Niche playerThe Main Pass/Viosca Knoll area is considered a key area for Elf, anchored by the Virgo strike.
Another prospect acquired through the BP swap that is on Elf's drilling agenda is Osiris, on Viosca Knoll Block 944 in about 750 ft of water. It will spud in October.
Elf also controls a prospect on Viosca Knoll Block 737 and is working up a prospect on Viosca Knoll Block 992, both of which are scheduled to be drilled in 1998.
In the gulf, Elf operates Miocene through Pleistocene production from five platforms on the Outer Continental Shelf: Eugene Island Area Block 184, Main Pass Block 30, South Timbalier Area Block 38, West Cameron Area Block 167, and Eugene Island Block 275, currently shut in for platform work.
It has interests in 26 others, including the Snyder Oil & Gas Corp.-operated Pabst platform on Main Pass Block 259 and Busch on Main Pass Block 255, where Elf's ownership range is 20-30%.
Those two platforms both produce gas, and together with Main Pass 255 operated by CNG, they provide almost 50% of Elf's total gulf gas production.
Elf's gulf output is 5-6 million bbl/ year of oil equivalent, 70% of which is gas. Output totals about 5,500 b/d of oil and 65-70 MMcfd of gas.
A core assetBHP Petroleum Americas Inc., a unit of Australia's BHP Petroleum Pty. Ltd., sees the Gulf of Mexico as becoming "a very core asset for BHP worldwide," said Ed Blair, unit president.
In terms of exploration spending, Blair said, the Gulf of Mexico represents BHP's "largest single exploration area," or about one-third of BHP's worldwide exploration budget.
The company has spent about $250 million to date for activities in the gulf, acquiring acreage and participating in eight exploration wells.
Blair said BHP started with only a few blocks in 1994, and through the March 1997 sale-and including strategic alliances-its inventory totaled 276 blocks.
BHP formed four strategic alliances, including deals with BP Exploration and Amoco Corp. in the Atwater fold belt, with Marathon Oil Co. on acreage in the Green Canyon area, and with Anadarko Petroleum Corp. in a deal covering subsalt OCS acreage.
Drilling, producingBHP has operated production from West Cameron Area Block 76, and has about a 20-25% working interest in production from Green Canyon Blocks 18 and 60, operated by Mobil Exploration & Producing U.S. Inc.
BHP's operated program so far has centered on deals and leasing, and it has completed one deepwater well so far, on Mississippi Canyon Block 798, which was plugged and abandoned.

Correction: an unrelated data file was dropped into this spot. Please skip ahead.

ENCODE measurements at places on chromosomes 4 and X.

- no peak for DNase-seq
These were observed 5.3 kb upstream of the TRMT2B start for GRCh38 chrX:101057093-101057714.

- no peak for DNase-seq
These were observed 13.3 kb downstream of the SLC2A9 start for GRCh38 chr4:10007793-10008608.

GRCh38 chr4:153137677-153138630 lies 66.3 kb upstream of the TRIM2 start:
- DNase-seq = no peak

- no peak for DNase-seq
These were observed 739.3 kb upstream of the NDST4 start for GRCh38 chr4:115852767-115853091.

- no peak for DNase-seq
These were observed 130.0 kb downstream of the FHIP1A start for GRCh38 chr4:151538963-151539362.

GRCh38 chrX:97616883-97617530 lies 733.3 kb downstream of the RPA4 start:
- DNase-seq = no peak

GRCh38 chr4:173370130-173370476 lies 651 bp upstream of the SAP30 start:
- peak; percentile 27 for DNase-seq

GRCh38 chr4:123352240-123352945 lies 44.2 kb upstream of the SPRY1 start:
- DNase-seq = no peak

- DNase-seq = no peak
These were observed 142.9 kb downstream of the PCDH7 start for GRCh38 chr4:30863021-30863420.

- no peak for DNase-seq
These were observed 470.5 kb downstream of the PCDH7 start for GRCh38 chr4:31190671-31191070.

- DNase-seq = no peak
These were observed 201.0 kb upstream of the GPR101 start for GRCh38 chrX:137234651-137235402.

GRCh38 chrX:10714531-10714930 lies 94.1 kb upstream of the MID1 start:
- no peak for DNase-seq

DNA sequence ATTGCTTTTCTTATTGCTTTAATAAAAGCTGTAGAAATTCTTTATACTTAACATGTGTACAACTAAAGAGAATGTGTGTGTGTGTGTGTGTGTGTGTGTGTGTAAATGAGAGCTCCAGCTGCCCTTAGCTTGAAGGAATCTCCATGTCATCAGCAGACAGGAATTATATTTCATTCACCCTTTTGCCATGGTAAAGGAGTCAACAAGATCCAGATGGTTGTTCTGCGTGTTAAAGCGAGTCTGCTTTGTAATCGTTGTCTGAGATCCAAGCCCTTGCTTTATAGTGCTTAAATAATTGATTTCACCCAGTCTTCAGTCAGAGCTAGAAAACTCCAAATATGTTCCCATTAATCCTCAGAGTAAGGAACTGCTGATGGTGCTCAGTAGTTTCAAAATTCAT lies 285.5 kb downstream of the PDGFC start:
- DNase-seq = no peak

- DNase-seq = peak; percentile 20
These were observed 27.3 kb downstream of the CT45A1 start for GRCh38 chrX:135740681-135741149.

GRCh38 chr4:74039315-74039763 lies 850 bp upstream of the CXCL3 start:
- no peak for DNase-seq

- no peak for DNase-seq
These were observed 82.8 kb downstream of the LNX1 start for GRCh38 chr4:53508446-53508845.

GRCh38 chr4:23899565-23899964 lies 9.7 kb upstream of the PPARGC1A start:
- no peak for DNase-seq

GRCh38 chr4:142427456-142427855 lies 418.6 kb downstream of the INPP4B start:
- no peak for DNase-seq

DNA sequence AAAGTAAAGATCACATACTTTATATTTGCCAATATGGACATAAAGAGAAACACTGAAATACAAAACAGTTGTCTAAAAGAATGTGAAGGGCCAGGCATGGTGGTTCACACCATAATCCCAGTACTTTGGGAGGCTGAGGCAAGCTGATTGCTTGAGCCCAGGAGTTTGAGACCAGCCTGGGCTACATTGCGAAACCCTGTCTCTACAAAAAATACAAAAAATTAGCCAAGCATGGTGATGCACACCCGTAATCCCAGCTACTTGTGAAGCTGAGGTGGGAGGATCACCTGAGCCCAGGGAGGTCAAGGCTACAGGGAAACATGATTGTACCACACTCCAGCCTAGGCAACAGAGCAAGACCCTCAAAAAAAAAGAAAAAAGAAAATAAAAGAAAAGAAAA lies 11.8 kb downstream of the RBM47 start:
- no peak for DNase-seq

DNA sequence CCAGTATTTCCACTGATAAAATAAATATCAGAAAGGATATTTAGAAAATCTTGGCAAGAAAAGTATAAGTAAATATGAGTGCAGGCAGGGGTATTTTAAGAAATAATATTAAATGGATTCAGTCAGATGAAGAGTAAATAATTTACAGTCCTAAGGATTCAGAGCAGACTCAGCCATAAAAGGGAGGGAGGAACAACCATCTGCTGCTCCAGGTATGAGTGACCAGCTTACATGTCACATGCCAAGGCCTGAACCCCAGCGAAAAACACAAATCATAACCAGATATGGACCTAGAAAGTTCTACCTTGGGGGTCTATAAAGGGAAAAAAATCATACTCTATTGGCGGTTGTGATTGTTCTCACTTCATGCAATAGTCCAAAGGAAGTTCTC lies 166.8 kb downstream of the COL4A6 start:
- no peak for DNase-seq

Currently, the company is participating with operator BP in drilling a test in 6,200 ft of water on Atwater Valley Block 574, a straight hole targeted to 20,000 ft TD. BHP holds a 42.5% working interest, BP the remainder.
Other than the well currently being drilled by BP, Blair said BHP is now approaching the drilling stage of its prospect inventory and expects to participate in four to five deepwater and Flex trend wells during the next 12 months. Blair said, "We're beginning to gin out prospects, which should maintain this level of drilling activity for a number of years."
Santos' U.S. growth
Santos USA Corp. (Susac), Houston, began its U.S. growth via a 1989 acquisition by parent Santos Ltd.
The acquisition of Peko Oil from Australian mining concern Peko-Wallsend, included Houston-based Weeks Exploration, which ultimately became Susac.
Susac began ramping up its U.S. program in 1994, and it has onshore operations via partnerships covering acreage in the Arkoma basin in Oklahoma with units of Texaco Inc. and Amoco, as well as with Barrett Resources Corp., Denver.
Other U.S. activity includes operations in South Texas and along the Texas/Louisiana Gulf Coast and offshore in medium-water depths of the Gulf of Mexico.
In addition to 11 leases in federal waters, it operates production from one shallow-water platform on Texas state Lease 60, in about 30 ft of water.
"We've taken a medium-risk approach in the gulf to get a footing," said John Armstrong, president of Santos Americas and Europe.
Santos-Newfield, other workSusac recently completed a 10-12 well Miocene drilling program off Louisiana in the West Delta area with operator Newfield Exploration Co. and other partners.
The project involved West Delta Area South Addition Block 152 and Mississippi Canyon Block 357, in about 450 ft of water.
Armstrong said Susac had a 15% working interest in the mostly infill/development drilling project, which resulted in a success rate of about 90%. The project, now on production, also included some appraisal drilling.
In September, it plans to begin a project in the gulf with joint-venture partners Murphy Exploration & Production Co. and Callon Petroleum Co.
It plans to take part in drilling about three wells before yearend, and five are now planned in 1998.